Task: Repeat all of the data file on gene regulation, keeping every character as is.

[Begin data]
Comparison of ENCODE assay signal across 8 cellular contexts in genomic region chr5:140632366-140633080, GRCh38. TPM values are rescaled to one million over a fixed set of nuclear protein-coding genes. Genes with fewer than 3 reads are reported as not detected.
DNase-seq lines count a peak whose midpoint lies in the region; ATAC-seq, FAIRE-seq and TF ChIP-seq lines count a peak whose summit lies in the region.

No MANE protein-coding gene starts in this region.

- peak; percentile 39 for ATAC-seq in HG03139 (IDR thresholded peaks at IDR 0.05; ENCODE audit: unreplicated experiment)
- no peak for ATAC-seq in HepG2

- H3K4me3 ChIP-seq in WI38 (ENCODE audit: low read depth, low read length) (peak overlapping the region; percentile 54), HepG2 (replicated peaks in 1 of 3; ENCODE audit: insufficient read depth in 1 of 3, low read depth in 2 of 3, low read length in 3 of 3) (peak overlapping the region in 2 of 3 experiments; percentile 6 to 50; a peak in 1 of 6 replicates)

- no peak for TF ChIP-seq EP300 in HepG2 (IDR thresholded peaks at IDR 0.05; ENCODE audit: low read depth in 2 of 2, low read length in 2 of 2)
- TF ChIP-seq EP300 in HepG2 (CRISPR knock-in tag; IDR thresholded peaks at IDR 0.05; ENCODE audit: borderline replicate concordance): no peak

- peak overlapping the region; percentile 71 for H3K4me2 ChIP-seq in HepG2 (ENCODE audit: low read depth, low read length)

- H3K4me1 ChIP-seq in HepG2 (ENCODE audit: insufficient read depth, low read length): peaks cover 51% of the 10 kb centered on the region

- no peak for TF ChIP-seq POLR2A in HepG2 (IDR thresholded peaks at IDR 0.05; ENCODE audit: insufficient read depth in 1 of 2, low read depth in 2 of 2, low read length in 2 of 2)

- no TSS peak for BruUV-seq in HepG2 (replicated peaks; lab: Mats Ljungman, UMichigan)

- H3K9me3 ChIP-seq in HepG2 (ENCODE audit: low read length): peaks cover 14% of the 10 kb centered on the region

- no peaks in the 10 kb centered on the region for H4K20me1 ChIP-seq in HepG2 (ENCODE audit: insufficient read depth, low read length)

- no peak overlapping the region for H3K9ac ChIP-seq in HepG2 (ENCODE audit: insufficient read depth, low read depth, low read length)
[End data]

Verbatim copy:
Comparison of ENCODE assay signal across 8 cellular contexts in genomic region chr5:140632366-140633080, GRCh38. TPM values are rescaled to one million over a fixed set of nuclear protein-coding genes. Genes with fewer than 3 reads are reported as not detected.
DNase-seq lines count a peak whose midpoint lies in the region; ATAC-seq, FAIRE-seq and TF ChIP-seq lines count a peak whose summit lies in the region.

No MANE protein-coding gene starts in this region.

- peak; percentile 39 for ATAC-seq in HG03139 (IDR thresholded peaks at IDR 0.05; ENCODE audit: unreplicated experiment)
- no peak for ATAC-seq in HepG2

- H3K4me3 ChIP-seq in WI38 (ENCODE audit: low read depth, low read length) (peak overlapping the region; percentile 54), HepG2 (replicated peaks in 1 of 3; ENCODE audit: insufficient read depth in 1 of 3, low read depth in 2 of 3, low read length in 3 of 3) (peak overlapping the region in 2 of 3 experiments; percentile 6 to 50; a peak in 1 of 6 replicates)

- no peak for TF ChIP-seq EP300 in HepG2 (IDR thresholded peaks at IDR 0.05; ENCODE audit: low read depth in 2 of 2, low read length in 2 of 2)
- TF ChIP-seq EP300 in HepG2 (CRISPR knock-in tag; IDR thresholded peaks at IDR 0.05; ENCODE audit: borderline replicate concordance): no peak

- peak overlapping the region; percentile 71 for H3K4me2 ChIP-seq in HepG2 (ENCODE audit: low read depth, low read length)

- H3K4me1 ChIP-seq in HepG2 (ENCODE audit: insufficient read depth, low read length): peaks cover 51% of the 10 kb centered on the region

- no peak for TF ChIP-seq POLR2A in HepG2 (IDR thresholded peaks at IDR 0.05; ENCODE audit: insufficient read depth in 1 of 2, low read depth in 2 of 2, low read length in 2 of 2)

- no TSS peak for BruUV-seq in HepG2 (replicated peaks; lab: Mats Ljungman, UMichigan)

- H3K9me3 ChIP-seq in HepG2 (ENCODE audit: low read length): peaks cover 14% of the 10 kb centered on the region

- no peaks in the 10 kb centered on the region for H4K20me1 ChIP-seq in HepG2 (ENCODE audit: insufficient read depth, low read length)

- no peak overlapping the region for H3K9ac ChIP-seq in HepG2 (ENCODE audit: insufficient read depth, low read depth, low read length)